When Joan Warren found Thumbtack, she had an established marriage and family therapy practice, but she wasn’t as busy as she wanted to be, seeing clients for just several hours a week. In just two years, she’s been hired more than 230 times on Thumbtack. Now, New York City-based Joan Warren Therapy has enough clients to fill Joan’s schedule several hours a day, six days a week. Here’s how she uses Thumbtack to find the clients she’s passionate about helping.
Why did you sign up with Thumbtack?
I was listed with marketing agencies and getting referrals, but I wasn’t as busy as I wanted to be. In 2015, a colleague suggested Thumbtack. I made a listing and immediately started getting clients. At times I would get five new clients in one day. In no time I went from working several hours a week, to working multiple hours a day, six days a week. I was ready for it.
How much of your new business comes from Thumbtack now?
I would say 75 percent. When I first started it was 80 percent. But it really is up there. The first half of this month alone I booked 10 new clients through Thumbtack. It’s amazing. I’m grateful to Thumbtack because the number of people and couples I’ve been able to help is the whole reason for being in this profession. It’s my purpose.
How did you create a profile that attracted clients so immediately?
I have a nice website that a colleague helped design and I had already carefully written out to reflect my services. It was easy to pull information from my site and plug it into Thumbtack.
I highlight how, due to my training, I can help a broad range of people. I explain I have a Masters degree both in counseling psychology and education, that I’m a licensed marriage and family therapist, and that I specialize in multiple modalities, allowing me to reach more people. That’s been my focus.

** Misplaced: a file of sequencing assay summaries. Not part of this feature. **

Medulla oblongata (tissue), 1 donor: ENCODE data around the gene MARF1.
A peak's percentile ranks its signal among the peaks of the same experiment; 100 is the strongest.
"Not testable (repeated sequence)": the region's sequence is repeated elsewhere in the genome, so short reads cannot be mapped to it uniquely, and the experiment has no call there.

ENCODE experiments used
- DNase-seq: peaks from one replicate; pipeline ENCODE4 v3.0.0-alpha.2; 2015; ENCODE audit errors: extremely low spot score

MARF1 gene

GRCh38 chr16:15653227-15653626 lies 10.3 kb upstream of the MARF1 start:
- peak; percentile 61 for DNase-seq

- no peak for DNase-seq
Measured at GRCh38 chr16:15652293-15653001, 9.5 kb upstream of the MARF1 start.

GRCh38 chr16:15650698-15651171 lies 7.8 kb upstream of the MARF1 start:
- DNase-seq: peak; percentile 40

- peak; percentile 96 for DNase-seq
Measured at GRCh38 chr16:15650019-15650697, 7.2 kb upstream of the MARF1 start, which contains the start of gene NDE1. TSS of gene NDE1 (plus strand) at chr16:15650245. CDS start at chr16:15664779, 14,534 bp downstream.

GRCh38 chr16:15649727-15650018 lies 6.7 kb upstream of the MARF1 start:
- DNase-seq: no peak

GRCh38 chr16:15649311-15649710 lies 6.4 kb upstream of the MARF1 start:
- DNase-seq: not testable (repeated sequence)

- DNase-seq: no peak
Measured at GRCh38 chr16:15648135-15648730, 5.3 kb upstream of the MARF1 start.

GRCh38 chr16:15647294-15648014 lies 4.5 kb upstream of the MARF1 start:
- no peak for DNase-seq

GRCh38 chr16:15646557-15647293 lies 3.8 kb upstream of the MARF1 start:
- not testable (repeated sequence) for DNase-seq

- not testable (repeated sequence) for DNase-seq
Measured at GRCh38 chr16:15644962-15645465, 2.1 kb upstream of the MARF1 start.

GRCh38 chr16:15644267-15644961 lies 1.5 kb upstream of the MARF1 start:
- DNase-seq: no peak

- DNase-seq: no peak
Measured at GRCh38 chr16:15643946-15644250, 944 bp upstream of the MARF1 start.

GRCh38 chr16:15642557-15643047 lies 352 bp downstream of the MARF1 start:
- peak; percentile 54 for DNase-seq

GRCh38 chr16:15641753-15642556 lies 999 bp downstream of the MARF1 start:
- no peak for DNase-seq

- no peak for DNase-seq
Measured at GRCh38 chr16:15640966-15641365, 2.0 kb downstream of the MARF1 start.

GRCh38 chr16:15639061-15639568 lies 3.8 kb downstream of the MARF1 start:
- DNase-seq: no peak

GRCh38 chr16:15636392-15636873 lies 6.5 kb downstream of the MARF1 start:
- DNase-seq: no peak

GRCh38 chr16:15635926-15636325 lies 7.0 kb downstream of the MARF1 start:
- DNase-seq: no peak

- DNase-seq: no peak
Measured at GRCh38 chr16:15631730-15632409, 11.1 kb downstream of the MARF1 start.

For new members, the great thing about Thumbtack is you can put what you want on there, the site doesn’t require excessive information.
Any tips for evolving your profile as your business grows on the site?
Address the most common requests for help that you receive from your clients in your profile. I hear so many clients say, “I feel like I’m walking on eggshells,” or “We’ve lost our connection,” that I now ask those questions directly in my profile. My profile reads, “Do you feel like you’re walking on eggshells? Do minor issues lead to major conflicts?” I ask them what I know many of them are experiencing.
How do you handle reviews?
Before Thumbtack, I never had reviews. It just wasn’t something that people did for therapists. But when I got on Thumbtack and realized the role reviews play in getting work, I followed Thumbtack’s suggestion to ask people I had treated prior to Thumbtack for reviews. So I reached out to two couples and one individual I had treated and had strong relationships with. I said, “I’m getting listed and reviews are really important, could you help?” I’m grateful that Thumbtack let me import reviews and that help me bring in more people.
Another great thing about Thumbtack is when I get awards like Top Pro I can put them on my website.
Any tips for other therapists?
Especially if you’re a woman, be clear that you are open to both perspectives (if it’s a heterosexual couple) and that your sessions will reflect both sides. I’m very structured in the first session and don’t make it about one or the other.
Why do you love your job?
I have couples who come in who are silent and distant and they’re talking about divorce. But they haven’t worked on their issues yet. It’s so rewarding to help people gain a deeper understanding of what is going on, and see what the underlying issues are. We work on what to do differently, how to show up, and how to move forward to stay in the relationship and be happy.
Conflict can be a signal that a couple must address relationship issues with more than silence, and the fact that people even come in at all deserves credit. Even when someone steps out of the relationship, I still can help them stay together if we sit down together and see what was underneath that. Have I helped couples stay together after cheating? Yes. As completely painful as that is — it takes time to settle down that trauma in the brain for the person who feels the victim — it can be worked on if both parties can work and change.